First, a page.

How do you start a Sweatshops research paper? Our expert writers suggest like this:
The fashion industry is similar to many industries in the United States in that it must find a way to produce attractive merchandise to consumers at affordable prices. The difficulty arises when companies choose to outsource their production to countries where human rights may be violated by factories. While the public becomes outraged at such atrocities, it stubbornly refuses to pay more for products.
This issue is very apparent in India. Globalization has helped the Indian people tremendously. However, one would guess that the Indian people would rather not rise out of poverty by working in sweatshops. The Indian government seems well-intentioned, proving that sweatshops are the result not merely the product of unscrupulous corporations, but instead result from a complex and painful mix of many factors, including economies, governments, consumers, and workers.
This paper will review the issues of sweatshops and outsourcing as it pertains to the fashion industry. First, the trend of globalization will be discussed. Next, the impact on the fashion industry will be explained. The specific impact of these issues on the industry in India will be studied. Last, implications for the future of the textile industry will be explored.
The idea of globalization is sometimes expressed as a benefit to all countries involved. The exporting country benefits because jobs can be conducted elsewhere for less money, and the savings can be passed on to the consumer. The importing country benefits because the workers can earn a living to raise them out of poverty. In fact, many Asian nations have risen out of poverty, as promised. Manufacturing accounts for 23 percent of the gross domestic product of Indonesia. Vietnam exported 1.33 billion dollars of shoes in 1999, and this rate is growing by 35 percent annually. The garment industry accounts for 90 percent of Cambodia’s exports.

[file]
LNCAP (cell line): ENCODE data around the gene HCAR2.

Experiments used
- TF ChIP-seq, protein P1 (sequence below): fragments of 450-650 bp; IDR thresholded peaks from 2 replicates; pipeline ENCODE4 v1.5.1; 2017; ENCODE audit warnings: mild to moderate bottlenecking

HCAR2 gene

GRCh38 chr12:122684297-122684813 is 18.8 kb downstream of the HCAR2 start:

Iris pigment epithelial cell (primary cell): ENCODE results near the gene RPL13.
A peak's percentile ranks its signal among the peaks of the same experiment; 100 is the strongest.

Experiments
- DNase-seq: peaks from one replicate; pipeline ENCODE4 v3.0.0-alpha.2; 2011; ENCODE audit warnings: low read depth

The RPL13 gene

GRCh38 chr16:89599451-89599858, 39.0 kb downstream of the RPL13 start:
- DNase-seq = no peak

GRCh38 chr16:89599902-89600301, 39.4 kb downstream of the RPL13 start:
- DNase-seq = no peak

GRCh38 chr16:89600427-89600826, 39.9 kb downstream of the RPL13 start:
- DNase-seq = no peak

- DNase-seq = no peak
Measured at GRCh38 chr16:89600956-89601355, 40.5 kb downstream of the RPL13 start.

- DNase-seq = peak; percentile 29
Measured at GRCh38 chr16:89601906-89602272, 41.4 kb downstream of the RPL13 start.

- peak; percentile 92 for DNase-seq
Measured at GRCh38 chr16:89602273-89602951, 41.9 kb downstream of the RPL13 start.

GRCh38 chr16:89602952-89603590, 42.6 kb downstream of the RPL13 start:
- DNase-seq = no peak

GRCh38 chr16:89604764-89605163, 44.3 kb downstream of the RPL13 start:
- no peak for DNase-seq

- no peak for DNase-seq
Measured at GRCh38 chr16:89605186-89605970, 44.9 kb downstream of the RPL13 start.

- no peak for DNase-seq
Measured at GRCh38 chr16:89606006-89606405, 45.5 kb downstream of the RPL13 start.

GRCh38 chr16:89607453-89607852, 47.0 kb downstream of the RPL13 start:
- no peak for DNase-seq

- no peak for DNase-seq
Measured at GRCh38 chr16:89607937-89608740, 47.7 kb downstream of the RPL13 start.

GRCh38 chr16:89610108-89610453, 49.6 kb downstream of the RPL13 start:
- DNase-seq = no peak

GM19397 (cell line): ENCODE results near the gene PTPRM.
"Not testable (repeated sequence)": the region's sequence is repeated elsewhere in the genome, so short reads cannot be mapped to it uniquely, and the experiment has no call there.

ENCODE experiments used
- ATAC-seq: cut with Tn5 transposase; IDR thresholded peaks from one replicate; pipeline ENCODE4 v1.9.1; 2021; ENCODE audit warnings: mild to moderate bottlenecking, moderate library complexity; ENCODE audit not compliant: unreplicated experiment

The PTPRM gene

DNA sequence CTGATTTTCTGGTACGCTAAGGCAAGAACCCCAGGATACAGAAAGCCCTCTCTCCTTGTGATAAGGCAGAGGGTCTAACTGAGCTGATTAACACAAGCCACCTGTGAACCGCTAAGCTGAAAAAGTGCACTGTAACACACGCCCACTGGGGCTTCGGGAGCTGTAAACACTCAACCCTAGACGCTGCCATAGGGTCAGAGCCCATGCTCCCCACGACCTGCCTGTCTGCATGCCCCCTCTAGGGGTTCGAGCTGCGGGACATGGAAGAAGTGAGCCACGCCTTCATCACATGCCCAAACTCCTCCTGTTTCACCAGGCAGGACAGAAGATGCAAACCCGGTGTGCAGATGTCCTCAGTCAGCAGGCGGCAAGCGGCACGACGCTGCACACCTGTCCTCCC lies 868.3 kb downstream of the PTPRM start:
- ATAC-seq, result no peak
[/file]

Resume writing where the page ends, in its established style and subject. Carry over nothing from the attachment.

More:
Critics warn that while corporations try to sell the benefits of globalization, the reality is that worker exploitation is the cost, and that human rights cannot take a back seat to economic gains. As a leading economic power, the United States simply cannot allow its products to be produced by sweatshops and child labor.
For the most part, the problem of sweatshop labor is recognized by the public. The same people who acknowledge and are horrified by the issue choose to overlook the fact that they are wearing garments that are produced under such conditions. Organized coalitions have worked diligently to educate the public about the problem of sweatshops. Interestingly, this is one issue that cannot be changed through activism and organized labor alone. Only changes in consumption will ultimately affect the industry enough to alter the use of sweatshops. Fortunately, activists continue to fight for the sweatshop worker, and although they may not halt the practice altogether, they can make an impact.